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Just for reference, I noticed after replacing coil-packs several times that the noise suppressor attached to the mounting bolt (front driver side bolt) on the coil pack was shorting out to the frame of the coil pack (the frame should not be grounded). I clipped the corner off the suppressor mounting tab after the last coil replacement and the problem permanently went away!
It seems to me that you were changing the wrong parts, if the suppressor capacitor was shorted the whole time. For the suppressor cap to work, it has to be grounded, which I expect the Aluminum coil frame is. The suppressor's purpose is to transfer high-frequency electrical noise to the car's body-ground, rather than have that ignition noise affect radio reception. If it was defective and internally-shorted, then it could have made the coils seem defective, which were probably fine all along.
 

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- Changing the Coil Pack is an EZ DIY job
- Enough (real) misfires without fixing the cause could end up fouling the catalytic converters.
- I had some oil in the spark plug wells that caused misfires - vacuumed it out with a shop vac using the flat nozzle, put a plastic straw on one side of the nozzle and block the rest of it with a finger (& hold the straw firmly so it doesn't get sucked into the vac - guess how I figured out that part)
 

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Discussion Starter #48
  • Changing the Coil Pack is an EZ DIY job
  • Enough (real) misfires without fixing the cause could end up fouling the catalytic converters.
  • I had some oil in the spark plug wells that caused misfires - vacuumed it out with a shop vac using the flat nozzle, put a plastic straw on one side of the nozzle and block the rest of it with a finger (& hold the straw firmly so it doesn't get sucked into the vac - guess how I figured out that part)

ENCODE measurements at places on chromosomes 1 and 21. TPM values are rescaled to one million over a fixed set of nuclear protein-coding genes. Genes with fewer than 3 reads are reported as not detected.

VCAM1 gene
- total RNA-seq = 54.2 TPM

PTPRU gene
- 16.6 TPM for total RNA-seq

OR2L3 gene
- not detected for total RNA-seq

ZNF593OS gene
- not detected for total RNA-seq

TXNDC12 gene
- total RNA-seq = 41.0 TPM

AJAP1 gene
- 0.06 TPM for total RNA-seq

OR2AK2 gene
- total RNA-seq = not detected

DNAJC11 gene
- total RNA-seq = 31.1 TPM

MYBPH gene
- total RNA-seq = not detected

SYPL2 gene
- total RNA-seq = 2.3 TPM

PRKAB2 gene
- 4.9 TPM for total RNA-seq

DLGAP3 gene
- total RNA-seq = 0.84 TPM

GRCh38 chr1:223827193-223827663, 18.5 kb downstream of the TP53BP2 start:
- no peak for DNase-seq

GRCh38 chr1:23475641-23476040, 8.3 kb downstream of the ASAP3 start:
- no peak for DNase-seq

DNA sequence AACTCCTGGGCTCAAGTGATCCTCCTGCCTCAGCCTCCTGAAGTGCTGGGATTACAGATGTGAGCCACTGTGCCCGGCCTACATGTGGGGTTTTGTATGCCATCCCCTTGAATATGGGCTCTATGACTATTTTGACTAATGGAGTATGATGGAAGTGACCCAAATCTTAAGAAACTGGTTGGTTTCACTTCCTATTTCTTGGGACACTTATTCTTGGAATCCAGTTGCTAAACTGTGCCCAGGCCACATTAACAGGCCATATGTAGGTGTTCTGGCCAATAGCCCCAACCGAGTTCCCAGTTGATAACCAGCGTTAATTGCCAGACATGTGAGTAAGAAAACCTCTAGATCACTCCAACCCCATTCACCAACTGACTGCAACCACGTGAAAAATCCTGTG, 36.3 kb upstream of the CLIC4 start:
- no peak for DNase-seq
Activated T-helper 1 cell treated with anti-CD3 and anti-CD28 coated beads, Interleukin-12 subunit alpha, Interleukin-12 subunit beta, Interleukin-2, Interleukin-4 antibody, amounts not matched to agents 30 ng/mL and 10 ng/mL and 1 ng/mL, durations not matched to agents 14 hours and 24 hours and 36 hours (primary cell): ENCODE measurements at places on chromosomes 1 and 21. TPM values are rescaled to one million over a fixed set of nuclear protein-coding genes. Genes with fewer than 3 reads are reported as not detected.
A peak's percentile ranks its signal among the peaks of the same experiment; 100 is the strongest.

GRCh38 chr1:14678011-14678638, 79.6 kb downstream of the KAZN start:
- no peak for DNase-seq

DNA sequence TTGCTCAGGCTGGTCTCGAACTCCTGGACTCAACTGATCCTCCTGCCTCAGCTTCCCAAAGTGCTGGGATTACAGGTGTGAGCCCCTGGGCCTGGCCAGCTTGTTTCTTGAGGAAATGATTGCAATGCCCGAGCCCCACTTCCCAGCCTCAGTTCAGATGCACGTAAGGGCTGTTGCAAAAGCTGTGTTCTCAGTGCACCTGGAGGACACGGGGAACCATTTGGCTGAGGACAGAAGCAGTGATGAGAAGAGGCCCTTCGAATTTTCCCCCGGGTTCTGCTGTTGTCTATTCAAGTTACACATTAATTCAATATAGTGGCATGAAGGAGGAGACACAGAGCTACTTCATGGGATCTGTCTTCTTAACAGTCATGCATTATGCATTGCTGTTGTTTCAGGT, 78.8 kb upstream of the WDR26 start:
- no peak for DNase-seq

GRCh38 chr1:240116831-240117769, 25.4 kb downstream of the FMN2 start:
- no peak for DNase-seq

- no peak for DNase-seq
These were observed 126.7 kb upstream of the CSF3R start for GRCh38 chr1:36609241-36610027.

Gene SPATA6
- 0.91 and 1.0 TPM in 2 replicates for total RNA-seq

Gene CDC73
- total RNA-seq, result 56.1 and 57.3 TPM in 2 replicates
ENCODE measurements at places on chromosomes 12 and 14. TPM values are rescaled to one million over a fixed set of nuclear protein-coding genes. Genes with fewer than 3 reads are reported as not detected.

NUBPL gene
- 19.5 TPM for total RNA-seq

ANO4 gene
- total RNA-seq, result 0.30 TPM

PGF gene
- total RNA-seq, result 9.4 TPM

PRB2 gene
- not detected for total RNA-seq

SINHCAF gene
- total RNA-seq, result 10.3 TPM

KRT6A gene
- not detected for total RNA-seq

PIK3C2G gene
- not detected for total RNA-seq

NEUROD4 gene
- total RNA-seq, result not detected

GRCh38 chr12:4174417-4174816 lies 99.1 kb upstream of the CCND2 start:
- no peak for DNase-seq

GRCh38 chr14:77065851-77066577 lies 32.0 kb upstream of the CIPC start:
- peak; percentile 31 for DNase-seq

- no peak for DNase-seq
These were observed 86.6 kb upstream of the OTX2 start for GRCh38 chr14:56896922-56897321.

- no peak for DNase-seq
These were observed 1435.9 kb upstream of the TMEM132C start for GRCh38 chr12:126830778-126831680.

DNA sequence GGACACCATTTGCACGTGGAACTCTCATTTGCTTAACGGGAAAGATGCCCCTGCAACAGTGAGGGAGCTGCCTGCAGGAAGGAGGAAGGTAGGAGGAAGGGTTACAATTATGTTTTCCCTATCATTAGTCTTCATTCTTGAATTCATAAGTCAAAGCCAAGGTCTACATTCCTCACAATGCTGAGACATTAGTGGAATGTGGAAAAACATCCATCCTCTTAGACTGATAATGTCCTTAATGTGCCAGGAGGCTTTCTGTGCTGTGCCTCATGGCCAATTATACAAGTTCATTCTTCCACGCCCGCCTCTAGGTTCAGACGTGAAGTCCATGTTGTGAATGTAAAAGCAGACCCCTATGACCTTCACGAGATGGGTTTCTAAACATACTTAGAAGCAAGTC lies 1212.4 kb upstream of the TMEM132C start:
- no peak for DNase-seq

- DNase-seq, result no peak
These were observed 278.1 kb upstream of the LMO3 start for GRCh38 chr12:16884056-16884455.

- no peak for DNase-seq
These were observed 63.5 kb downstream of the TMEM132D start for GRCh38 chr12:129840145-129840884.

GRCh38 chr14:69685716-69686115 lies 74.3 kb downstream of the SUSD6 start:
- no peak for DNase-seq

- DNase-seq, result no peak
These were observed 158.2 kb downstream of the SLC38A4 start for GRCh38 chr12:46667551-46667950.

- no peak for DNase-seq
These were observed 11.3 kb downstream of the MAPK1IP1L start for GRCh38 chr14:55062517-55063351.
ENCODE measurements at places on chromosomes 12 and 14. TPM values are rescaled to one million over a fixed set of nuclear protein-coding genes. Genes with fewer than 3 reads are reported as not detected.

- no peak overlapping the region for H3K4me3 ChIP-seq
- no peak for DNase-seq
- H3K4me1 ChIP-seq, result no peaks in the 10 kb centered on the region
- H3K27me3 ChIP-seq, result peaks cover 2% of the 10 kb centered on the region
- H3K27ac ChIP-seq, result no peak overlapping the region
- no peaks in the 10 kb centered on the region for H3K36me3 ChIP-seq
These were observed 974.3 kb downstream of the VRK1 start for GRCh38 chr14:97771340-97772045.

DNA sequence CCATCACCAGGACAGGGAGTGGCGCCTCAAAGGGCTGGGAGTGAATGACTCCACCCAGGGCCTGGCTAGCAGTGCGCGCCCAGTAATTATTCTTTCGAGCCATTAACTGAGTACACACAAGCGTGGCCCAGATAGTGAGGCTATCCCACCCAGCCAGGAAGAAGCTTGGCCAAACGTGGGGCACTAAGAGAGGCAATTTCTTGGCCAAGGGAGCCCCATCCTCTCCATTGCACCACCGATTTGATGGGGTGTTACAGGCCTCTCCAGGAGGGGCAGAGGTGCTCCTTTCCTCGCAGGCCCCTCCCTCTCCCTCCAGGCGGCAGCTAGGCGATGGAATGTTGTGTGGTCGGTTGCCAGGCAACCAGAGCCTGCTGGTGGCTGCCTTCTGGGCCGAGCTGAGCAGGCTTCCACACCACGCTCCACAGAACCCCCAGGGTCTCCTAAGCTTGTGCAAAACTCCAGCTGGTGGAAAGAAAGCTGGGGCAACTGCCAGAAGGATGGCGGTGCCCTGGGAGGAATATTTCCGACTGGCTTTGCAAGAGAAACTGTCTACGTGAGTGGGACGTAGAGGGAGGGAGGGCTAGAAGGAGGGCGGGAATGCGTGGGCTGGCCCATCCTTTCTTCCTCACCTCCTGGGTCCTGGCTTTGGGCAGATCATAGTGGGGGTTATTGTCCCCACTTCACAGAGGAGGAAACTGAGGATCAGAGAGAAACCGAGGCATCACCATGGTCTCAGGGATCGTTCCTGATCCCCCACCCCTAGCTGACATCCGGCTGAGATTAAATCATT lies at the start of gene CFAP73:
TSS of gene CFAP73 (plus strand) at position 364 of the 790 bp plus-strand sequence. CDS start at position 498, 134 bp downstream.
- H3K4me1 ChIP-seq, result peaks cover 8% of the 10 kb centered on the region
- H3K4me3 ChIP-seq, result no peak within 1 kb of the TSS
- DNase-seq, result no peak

Thank you for this information.

My mechanic checked the spark plugs on the driver side from the top (under the black plastic cover) and said its not leaking. He did not check them from underneath of my car. I will ask him again to check the spark plug wells on the driver side.

IMG_5941.JPG
 

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It seems to me that you were changing the wrong parts, if the suppressor capacitor was shorted the whole time. For the suppressor cap to work, it has to be grounded, which I expect the Aluminum coil frame is. The suppressor's purpose is to transfer high-frequency electrical noise to the car's body-ground, rather than have that ignition noise affect radio reception. If it was defective and internally-shorted, then it could have made the coils seem defective, which were probably fine all along.
The frame is not at ground! The screw and the suppressor tab is at ground. If the tab touches the frame it is a short that will cause the pack to malfunction. When it is not shorted you can measure voltage between the two! Once you blow the coil pack it must be replaced.
 

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The frame is not at ground! The screw and the suppressor tab is at ground. If the tab touches the frame it is a short that will cause the pack to malfunction. When it is not shorted you can measure voltage between the two! Once you blow the coil pack it must be replaced.
You can see that the frame is insulated from ground by rubber bushings!